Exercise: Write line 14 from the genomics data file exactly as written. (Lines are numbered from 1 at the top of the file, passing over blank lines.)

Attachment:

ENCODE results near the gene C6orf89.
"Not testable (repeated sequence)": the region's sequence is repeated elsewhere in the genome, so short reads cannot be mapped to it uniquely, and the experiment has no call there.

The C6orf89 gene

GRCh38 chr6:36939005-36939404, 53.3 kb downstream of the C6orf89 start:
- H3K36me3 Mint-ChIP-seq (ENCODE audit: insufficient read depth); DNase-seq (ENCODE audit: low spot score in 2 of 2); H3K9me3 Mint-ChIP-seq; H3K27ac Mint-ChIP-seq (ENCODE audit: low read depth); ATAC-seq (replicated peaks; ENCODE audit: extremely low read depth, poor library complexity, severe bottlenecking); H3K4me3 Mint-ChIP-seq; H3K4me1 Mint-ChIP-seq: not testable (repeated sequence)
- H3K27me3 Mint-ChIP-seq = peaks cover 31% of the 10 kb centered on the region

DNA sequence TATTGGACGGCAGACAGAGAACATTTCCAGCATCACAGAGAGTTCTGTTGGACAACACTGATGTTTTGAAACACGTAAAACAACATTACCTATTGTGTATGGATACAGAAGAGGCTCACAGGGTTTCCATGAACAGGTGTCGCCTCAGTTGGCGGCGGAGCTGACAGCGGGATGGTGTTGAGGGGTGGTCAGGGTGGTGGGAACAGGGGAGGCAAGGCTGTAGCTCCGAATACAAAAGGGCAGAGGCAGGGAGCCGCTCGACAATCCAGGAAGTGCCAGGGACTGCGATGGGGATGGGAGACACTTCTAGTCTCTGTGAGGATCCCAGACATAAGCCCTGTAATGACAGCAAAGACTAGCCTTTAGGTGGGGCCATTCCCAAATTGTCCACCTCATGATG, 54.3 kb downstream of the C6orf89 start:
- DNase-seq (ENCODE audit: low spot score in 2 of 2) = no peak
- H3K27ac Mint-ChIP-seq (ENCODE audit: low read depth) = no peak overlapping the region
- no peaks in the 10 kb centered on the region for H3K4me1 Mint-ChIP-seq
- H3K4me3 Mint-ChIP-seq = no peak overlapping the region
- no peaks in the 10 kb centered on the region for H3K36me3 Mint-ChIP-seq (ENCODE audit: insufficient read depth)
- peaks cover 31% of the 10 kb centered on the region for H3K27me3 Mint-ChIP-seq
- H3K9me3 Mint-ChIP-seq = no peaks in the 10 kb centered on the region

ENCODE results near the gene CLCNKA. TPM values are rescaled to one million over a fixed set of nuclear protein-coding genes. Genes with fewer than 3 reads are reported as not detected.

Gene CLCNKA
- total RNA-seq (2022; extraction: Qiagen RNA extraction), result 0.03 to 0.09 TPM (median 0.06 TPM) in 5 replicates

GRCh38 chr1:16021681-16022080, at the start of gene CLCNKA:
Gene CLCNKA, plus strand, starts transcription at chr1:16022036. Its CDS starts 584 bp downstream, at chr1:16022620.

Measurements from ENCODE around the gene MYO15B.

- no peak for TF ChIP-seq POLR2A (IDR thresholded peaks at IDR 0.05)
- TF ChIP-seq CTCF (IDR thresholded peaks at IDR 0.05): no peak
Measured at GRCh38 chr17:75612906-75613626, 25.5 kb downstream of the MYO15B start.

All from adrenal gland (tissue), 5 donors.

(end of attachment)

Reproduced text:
- H3K9me3 Mint-ChIP-seq = no peaks in the 10 kb centered on the region